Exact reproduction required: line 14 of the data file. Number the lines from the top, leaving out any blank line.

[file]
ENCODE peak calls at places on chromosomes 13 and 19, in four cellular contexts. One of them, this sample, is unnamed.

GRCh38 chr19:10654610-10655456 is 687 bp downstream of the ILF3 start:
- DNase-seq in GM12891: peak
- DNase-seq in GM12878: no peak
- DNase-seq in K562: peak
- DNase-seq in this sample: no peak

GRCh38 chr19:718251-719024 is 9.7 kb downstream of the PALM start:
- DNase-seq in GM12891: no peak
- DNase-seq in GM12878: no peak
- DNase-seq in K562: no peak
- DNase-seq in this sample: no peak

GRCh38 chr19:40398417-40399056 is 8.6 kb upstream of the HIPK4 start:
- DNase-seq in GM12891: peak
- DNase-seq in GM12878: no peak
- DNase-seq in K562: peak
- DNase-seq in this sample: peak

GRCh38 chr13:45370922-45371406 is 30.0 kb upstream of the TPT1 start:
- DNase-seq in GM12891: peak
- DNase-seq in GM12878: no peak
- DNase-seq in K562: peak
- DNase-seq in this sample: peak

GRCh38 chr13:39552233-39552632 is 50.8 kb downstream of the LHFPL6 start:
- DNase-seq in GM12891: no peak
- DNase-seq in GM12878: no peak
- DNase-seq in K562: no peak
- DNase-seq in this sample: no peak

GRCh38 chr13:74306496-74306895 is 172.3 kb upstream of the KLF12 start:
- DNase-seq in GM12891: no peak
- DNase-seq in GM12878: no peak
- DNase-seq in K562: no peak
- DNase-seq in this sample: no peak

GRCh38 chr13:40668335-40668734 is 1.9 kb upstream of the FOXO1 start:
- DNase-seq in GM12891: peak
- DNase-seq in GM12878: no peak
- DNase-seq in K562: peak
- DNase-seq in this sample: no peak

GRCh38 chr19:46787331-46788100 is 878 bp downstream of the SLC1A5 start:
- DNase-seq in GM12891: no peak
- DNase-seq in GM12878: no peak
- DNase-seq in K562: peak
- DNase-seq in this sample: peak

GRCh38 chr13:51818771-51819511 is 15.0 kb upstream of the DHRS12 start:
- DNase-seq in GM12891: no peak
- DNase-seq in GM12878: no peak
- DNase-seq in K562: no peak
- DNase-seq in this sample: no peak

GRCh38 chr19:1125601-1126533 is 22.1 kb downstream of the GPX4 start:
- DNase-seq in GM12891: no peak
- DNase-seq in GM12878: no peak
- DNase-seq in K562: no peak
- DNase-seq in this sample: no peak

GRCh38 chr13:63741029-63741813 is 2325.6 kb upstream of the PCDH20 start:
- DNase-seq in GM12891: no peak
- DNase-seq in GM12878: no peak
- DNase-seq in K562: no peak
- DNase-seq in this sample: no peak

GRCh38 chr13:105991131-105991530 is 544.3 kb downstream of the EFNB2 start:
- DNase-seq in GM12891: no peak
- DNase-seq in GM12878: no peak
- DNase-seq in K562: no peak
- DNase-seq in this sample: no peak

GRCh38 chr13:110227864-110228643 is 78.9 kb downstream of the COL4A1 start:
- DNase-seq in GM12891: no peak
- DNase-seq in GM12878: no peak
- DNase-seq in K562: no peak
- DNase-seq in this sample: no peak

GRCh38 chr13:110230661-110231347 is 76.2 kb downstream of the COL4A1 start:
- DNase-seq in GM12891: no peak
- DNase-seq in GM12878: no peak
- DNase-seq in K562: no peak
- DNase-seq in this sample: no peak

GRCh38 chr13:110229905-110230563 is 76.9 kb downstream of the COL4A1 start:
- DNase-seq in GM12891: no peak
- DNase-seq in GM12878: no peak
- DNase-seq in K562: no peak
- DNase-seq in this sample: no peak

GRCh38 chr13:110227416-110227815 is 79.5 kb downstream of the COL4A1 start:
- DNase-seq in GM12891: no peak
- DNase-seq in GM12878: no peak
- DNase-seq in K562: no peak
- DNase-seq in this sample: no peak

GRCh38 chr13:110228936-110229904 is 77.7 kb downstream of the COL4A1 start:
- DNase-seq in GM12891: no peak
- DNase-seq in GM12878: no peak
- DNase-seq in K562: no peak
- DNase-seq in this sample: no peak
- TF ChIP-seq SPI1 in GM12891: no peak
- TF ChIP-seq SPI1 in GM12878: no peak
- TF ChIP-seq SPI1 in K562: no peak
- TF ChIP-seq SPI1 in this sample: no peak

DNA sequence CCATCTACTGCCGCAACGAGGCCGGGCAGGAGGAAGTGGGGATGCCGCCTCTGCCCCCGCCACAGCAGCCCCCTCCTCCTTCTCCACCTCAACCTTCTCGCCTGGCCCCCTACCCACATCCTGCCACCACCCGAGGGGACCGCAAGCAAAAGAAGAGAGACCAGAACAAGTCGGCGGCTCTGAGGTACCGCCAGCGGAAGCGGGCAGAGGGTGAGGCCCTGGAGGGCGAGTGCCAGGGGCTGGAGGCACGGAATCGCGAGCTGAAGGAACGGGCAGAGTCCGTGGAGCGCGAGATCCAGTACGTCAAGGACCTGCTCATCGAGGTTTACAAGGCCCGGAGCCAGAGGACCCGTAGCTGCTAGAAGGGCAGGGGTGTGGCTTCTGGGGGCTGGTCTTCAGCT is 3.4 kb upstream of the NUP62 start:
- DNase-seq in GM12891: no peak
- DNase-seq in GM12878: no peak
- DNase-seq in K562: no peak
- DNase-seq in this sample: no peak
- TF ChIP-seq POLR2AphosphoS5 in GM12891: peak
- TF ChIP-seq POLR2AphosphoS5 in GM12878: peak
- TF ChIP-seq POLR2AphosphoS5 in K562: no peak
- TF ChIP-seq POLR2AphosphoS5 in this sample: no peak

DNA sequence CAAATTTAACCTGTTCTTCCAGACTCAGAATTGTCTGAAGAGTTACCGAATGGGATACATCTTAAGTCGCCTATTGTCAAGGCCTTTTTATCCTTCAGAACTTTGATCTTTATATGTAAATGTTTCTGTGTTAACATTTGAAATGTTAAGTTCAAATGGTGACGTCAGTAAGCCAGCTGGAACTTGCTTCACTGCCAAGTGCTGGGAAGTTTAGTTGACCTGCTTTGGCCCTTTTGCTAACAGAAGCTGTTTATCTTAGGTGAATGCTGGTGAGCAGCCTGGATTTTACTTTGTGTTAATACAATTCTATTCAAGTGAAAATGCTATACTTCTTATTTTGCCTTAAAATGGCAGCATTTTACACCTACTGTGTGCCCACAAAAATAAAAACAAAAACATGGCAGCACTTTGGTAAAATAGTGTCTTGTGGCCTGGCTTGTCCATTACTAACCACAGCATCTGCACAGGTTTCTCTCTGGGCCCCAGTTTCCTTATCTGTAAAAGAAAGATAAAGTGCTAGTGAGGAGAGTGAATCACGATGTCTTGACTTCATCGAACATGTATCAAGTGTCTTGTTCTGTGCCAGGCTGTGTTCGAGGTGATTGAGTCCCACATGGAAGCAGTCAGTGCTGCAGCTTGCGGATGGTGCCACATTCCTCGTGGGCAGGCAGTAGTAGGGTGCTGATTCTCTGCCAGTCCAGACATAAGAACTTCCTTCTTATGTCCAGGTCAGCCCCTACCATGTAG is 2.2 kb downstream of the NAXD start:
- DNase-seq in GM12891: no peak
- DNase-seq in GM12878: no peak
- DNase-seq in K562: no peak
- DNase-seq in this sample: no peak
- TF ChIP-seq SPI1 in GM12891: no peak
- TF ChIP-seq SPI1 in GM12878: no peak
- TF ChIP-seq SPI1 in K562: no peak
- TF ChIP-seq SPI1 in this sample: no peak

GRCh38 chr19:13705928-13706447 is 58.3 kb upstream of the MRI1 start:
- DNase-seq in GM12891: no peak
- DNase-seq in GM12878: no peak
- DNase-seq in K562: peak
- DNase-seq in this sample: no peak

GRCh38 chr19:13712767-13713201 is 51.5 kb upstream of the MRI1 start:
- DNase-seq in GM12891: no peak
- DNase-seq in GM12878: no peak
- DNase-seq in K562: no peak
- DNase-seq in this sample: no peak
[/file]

- DNase-seq in GM12878: no peak